Industrial production growth increases to 1.7% in February 2022


India’s industrial recovery from the pandemic remained sluggish with manufacturing growth in February at 1.7%, slightly above the revised estimate of 1.46% recorded in January, with manufacturing activity continuing to falter.

The February Industrial Production Index (IIP) figures released by the National Bureau of Statistics are relative to a low base from February 2021, when industrial production contracted by 3.2%.

Year-on-year manufacturing output growth slowed further to just 0.8% in February, from 1.3% in January. Manufacturing was down 3.4% in the same month a year ago. On a monthly basis, however, production contracted for the second straight month, contracting 5.5% in February from January.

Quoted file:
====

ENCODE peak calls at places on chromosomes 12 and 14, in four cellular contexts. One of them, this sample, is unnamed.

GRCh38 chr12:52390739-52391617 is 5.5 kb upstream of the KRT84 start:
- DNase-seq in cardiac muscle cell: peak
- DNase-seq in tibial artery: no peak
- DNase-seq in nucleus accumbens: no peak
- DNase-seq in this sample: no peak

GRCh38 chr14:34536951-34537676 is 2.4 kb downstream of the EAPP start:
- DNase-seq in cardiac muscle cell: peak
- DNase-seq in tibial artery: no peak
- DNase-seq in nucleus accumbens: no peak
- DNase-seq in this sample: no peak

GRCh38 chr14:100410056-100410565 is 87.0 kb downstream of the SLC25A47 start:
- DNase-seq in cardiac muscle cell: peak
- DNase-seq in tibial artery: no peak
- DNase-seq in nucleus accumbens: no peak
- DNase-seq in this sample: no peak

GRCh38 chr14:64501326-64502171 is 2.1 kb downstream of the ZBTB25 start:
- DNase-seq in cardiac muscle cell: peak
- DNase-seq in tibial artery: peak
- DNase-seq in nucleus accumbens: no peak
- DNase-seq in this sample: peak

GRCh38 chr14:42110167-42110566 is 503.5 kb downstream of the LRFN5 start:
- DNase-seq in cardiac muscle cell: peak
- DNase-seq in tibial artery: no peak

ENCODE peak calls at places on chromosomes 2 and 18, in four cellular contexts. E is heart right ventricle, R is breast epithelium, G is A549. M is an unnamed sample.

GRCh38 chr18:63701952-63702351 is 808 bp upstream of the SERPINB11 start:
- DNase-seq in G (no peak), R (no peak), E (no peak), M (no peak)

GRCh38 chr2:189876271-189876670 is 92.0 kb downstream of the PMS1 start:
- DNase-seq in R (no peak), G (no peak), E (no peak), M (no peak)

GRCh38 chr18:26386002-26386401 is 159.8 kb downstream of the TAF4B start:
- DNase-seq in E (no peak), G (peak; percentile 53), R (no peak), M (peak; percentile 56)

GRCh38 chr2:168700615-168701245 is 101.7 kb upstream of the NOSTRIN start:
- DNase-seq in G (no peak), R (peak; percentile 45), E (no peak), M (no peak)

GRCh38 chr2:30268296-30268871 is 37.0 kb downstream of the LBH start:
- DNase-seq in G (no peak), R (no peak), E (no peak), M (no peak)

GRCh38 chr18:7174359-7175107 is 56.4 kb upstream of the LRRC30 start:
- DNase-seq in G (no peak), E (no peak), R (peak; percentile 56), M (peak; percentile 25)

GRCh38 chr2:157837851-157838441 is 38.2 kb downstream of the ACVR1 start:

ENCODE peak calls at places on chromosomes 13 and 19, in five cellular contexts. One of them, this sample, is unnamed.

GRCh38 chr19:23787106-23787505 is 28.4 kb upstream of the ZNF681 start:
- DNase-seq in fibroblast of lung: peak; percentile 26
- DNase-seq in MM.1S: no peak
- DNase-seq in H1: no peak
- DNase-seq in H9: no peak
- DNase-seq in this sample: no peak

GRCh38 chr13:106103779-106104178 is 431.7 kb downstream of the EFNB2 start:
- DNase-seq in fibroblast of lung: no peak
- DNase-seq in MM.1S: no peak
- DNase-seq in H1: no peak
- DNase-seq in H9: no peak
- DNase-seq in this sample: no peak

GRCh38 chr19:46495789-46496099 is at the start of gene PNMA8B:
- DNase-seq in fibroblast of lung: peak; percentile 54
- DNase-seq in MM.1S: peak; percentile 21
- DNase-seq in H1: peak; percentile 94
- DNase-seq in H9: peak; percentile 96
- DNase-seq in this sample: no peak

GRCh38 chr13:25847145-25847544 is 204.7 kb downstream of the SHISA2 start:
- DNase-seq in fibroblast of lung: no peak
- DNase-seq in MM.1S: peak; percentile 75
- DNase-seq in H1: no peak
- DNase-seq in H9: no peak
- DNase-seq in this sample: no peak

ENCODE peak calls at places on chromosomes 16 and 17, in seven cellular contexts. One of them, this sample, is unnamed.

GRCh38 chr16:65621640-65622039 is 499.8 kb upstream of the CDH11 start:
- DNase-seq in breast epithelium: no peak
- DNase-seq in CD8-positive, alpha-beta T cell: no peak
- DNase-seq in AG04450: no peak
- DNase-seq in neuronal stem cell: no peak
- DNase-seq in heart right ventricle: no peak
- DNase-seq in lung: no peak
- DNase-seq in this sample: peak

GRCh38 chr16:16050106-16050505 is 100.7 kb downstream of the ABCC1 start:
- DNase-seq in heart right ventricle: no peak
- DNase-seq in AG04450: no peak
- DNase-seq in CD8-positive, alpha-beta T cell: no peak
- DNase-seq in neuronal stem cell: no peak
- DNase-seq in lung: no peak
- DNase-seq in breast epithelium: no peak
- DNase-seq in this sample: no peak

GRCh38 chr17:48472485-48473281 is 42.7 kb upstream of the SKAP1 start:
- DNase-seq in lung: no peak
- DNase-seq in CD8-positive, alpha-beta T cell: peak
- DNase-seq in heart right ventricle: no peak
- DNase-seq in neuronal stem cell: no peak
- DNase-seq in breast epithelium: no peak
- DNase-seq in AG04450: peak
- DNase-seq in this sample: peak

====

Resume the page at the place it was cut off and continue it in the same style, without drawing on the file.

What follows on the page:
Mining production increased by 4.5% in February 2022, after a 4.4% decline in February 2021, while power generation grew by 4.5%, compared with a 0.1% increase last year. However, the production of both sectors was 1.2% and 2.9% lower than in January. Total IIP in February was 4.7% lower than in January 2022.

“The worrying aspect is that manufacturing has contracted sequentially, with both consumer durables and non-durables contracting, showing that consumption remains a concern,” said Rajani Sinha, chief economist at CARE Ratings. Manufacturing will continue to feel the effects of soaring commodity prices and supply shortages, while escalating inflationary pressures will dampen already weak consumer sentiment, she noted.

Rating agency ICRA also called February’s IIP reading “below expectations” and underperformed core sectors as non-core index components such as consumer staples disappointed.

“The 8.2% decline in consumer discretionary can be partly attributed to a high base and restrictions in early February, but disheartening 5.5% growth was also recorded in consumer discretionary,” said chief economist Aditi Nayar.

Although ICRA expects IIP growth to rise to 3% to 5% in March, the outlook for sectors like autos, which depend on key commodities sourced from war-torn Russia or Ukraine and China, is not rosy new COVID-19 lockdowns.

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